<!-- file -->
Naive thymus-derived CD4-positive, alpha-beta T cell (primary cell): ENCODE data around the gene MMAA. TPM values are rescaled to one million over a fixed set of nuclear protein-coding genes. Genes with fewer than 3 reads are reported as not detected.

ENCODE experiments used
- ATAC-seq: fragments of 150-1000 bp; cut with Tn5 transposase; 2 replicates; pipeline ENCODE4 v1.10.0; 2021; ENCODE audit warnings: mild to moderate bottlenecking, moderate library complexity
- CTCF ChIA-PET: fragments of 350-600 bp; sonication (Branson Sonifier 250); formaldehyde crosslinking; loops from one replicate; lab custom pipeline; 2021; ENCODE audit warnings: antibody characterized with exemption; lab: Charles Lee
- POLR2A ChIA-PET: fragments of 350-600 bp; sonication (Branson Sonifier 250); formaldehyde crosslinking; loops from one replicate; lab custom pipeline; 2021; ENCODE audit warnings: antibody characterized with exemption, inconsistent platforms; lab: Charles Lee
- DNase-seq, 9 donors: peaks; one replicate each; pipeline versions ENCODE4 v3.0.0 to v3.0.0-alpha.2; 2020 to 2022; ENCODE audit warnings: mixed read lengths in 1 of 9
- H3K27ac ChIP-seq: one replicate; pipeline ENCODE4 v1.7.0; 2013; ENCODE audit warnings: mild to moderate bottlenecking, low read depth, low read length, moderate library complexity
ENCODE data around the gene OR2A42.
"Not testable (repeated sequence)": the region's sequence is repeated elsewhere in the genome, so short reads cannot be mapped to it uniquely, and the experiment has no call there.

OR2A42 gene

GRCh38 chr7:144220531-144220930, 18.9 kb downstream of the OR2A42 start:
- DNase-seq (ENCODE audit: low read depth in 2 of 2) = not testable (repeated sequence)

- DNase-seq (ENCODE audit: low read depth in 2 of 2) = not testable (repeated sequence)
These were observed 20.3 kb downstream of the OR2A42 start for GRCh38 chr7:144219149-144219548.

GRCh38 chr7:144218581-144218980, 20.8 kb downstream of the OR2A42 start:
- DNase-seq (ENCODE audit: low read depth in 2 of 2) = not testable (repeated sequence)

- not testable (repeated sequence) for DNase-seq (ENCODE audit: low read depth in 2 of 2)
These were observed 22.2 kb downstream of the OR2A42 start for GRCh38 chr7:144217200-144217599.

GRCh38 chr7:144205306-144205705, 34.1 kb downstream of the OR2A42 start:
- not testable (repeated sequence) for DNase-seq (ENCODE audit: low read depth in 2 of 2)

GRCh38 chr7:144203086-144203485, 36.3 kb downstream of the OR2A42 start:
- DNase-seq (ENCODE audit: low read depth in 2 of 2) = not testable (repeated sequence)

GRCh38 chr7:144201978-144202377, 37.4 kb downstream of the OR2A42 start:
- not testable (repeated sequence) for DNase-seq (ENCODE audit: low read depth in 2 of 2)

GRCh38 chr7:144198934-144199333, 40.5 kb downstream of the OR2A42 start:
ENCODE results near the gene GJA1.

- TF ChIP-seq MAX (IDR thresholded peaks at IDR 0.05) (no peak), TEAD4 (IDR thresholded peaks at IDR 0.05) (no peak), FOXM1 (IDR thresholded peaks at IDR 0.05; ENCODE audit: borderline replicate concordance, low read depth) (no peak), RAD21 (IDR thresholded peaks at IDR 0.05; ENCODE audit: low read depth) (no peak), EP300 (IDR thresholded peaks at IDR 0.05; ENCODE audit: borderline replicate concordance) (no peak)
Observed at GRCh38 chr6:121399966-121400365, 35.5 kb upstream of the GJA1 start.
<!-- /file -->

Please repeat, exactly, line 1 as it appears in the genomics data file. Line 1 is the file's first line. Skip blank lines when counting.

Naive thymus-derived CD4-positive, alpha-beta T cell (primary cell): ENCODE data around the gene MMAA. TPM values are rescaled to one million over a fixed set of nuclear protein-coding genes. Genes with fewer than 3 reads are reported as not detected.